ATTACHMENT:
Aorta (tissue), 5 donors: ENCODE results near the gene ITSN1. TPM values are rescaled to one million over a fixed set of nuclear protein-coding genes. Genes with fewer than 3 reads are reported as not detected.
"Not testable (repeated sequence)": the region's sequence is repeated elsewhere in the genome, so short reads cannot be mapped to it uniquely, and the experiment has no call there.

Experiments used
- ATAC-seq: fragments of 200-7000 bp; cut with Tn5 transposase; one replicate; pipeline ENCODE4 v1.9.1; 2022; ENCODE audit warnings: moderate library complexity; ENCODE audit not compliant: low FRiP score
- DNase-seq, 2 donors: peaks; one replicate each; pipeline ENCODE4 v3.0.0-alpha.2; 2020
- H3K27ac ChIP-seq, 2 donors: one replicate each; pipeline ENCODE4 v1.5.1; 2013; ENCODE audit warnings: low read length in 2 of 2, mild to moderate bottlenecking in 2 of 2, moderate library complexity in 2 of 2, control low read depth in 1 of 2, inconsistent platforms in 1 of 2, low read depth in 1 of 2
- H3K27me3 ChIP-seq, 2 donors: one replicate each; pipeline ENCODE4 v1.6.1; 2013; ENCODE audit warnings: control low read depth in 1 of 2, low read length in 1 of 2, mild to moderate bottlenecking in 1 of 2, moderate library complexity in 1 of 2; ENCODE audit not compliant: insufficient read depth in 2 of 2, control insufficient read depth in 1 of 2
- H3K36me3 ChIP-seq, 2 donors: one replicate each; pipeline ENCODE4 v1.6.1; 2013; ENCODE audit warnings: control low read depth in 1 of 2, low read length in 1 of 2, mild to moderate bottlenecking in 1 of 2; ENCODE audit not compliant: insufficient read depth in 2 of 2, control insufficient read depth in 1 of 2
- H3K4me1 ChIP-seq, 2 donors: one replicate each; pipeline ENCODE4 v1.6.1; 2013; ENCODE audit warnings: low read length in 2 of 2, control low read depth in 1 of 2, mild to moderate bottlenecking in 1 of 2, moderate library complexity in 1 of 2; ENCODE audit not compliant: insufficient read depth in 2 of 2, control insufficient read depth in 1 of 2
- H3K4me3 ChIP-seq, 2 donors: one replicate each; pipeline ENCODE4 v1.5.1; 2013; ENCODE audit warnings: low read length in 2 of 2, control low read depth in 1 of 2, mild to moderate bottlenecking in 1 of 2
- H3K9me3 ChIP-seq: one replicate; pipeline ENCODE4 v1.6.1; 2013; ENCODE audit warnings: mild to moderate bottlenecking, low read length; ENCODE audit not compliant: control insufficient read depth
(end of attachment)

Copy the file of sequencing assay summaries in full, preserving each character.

Aorta (tissue), 5 donors: ENCODE results near the gene ITSN1. TPM values are rescaled to one million over a fixed set of nuclear protein-coding genes. Genes with fewer than 3 reads are reported as not detected.
"Not testable (repeated sequence)": the region's sequence is repeated elsewhere in the genome, so short reads cannot be mapped to it uniquely, and the experiment has no call there.

Experiments used
- ATAC-seq: fragments of 200-7000 bp; cut with Tn5 transposase; one replicate; pipeline ENCODE4 v1.9.1; 2022; ENCODE audit warnings: moderate library complexity; ENCODE audit not compliant: low FRiP score
- DNase-seq, 2 donors: peaks; one replicate each; pipeline ENCODE4 v3.0.0-alpha.2; 2020
- H3K27ac ChIP-seq, 2 donors: one replicate each; pipeline ENCODE4 v1.5.1; 2013; ENCODE audit warnings: low read length in 2 of 2, mild to moderate bottlenecking in 2 of 2, moderate library complexity in 2 of 2, control low read depth in 1 of 2, inconsistent platforms in 1 of 2, low read depth in 1 of 2
- H3K27me3 ChIP-seq, 2 donors: one replicate each; pipeline ENCODE4 v1.6.1; 2013; ENCODE audit warnings: control low read depth in 1 of 2, low read length in 1 of 2, mild to moderate bottlenecking in 1 of 2, moderate library complexity in 1 of 2; ENCODE audit not compliant: insufficient read depth in 2 of 2, control insufficient read depth in 1 of 2
- H3K36me3 ChIP-seq, 2 donors: one replicate each; pipeline ENCODE4 v1.6.1; 2013; ENCODE audit warnings: control low read depth in 1 of 2, low read length in 1 of 2, mild to moderate bottlenecking in 1 of 2; ENCODE audit not compliant: insufficient read depth in 2 of 2, control insufficient read depth in 1 of 2
- H3K4me1 ChIP-seq, 2 donors: one replicate each; pipeline ENCODE4 v1.6.1; 2013; ENCODE audit warnings: low read length in 2 of 2, control low read depth in 1 of 2, mild to moderate bottlenecking in 1 of 2, moderate library complexity in 1 of 2; ENCODE audit not compliant: insufficient read depth in 2 of 2, control insufficient read depth in 1 of 2
- H3K4me3 ChIP-seq, 2 donors: one replicate each; pipeline ENCODE4 v1.5.1; 2013; ENCODE audit warnings: low read length in 2 of 2, control low read depth in 1 of 2, mild to moderate bottlenecking in 1 of 2
- H3K9me3 ChIP-seq: one replicate; pipeline ENCODE4 v1.6.1; 2013; ENCODE audit warnings: mild to moderate bottlenecking, low read length; ENCODE audit not compliant: control insufficient read depth